This July together with families of Upcountry Tamils in India who were repatriated, religious dignitaries and activists, the Upcountry Tamil -also referred to as Tamils of Indian origin- commemorated two hundred years of their being transported by the British to its far-flung colonies around the world.
To mark the occasion large numbers of the community marched from Mannar to the tea estates in the hill country following the footsteps of their forefathers as they were herded by the British clearing paths to their destination.
During that long march, thousands of these unfortunates died of disease, hunger and exposure to the unfamiliar elements on their way to the hill country.
The problems caused by Britain’s uprooting of large sections of impoverished workers from India, transporting them to then Ceylon, the Caribbean, South Africa, Uganda, Kenya, Malaysia, Mauritius and other colonies helped imperial Britain gain enormous riches.
In the colonies, they suffered -the best example is Uganda, where the entire Indian community was expelled en masse.
The Western media blamed Ugandan ruler Idi Amin. None however blamed Britain who profited by millions via the translocation of population, without the consent of the host country.
Unfortunately, in Lanka too, the local population did not welcome the presence of the indentured worker population. The first independent government of the country took away their citizenship rights and subsequently repatriated over two-hundred thousand to India against their will while accepting around two-hundred thousand as citizens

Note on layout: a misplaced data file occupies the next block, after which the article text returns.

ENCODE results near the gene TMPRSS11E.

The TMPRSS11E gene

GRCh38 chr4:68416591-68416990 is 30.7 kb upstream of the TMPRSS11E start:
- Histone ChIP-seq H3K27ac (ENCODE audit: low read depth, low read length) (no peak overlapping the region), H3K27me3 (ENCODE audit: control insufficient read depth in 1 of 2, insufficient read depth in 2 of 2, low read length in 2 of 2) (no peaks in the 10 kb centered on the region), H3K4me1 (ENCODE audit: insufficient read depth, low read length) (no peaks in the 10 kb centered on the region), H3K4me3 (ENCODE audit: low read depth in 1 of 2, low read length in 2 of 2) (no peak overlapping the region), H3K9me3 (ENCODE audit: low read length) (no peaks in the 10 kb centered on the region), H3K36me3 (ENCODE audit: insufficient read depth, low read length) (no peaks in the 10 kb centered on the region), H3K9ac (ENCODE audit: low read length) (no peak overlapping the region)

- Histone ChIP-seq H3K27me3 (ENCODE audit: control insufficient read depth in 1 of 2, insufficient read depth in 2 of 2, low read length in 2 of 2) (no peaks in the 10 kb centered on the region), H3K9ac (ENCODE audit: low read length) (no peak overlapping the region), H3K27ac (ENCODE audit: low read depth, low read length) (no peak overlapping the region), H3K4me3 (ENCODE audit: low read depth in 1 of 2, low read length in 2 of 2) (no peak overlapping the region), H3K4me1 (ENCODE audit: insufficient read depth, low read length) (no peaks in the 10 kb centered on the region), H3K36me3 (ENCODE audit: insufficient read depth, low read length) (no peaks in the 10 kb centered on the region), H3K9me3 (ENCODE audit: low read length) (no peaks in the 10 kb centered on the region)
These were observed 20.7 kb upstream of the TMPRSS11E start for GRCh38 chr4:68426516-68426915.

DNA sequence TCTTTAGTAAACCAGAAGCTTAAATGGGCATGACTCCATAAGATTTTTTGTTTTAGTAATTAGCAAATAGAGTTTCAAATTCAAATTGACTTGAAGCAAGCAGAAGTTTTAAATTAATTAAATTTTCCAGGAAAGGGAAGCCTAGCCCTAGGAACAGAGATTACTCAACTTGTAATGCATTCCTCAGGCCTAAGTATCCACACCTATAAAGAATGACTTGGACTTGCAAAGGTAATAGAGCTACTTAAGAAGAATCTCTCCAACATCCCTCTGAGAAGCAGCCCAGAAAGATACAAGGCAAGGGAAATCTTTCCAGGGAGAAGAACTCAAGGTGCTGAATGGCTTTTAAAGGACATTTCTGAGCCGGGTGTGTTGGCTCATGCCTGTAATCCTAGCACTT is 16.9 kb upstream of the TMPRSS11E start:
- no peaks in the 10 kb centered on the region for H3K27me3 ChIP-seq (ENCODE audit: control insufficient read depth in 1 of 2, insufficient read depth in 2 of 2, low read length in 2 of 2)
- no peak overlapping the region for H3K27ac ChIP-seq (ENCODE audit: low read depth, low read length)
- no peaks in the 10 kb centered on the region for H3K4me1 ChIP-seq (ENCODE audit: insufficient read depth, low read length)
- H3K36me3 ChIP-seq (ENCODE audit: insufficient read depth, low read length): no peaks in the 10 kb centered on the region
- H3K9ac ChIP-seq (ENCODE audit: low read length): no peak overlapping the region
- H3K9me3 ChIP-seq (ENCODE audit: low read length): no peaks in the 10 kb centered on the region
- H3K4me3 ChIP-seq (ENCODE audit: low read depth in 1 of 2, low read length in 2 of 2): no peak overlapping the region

However, for many upcountry Tamils’ life on the plantations remains miserable sans running water, electricity and the estate an open toilet.
Just this month having drawn local and international attention to their problems, the next step should be to take their cause to the International Criminal Court and seek damages from the colonial power which has brought so much misery to their lives, which continues to this day.
To our (Sri Lankan) eternal shame we have done too little to uplift the lives of the upcountry Tamils who through their blood, sweat and tears bring in the hard cash which keeps our economy turning.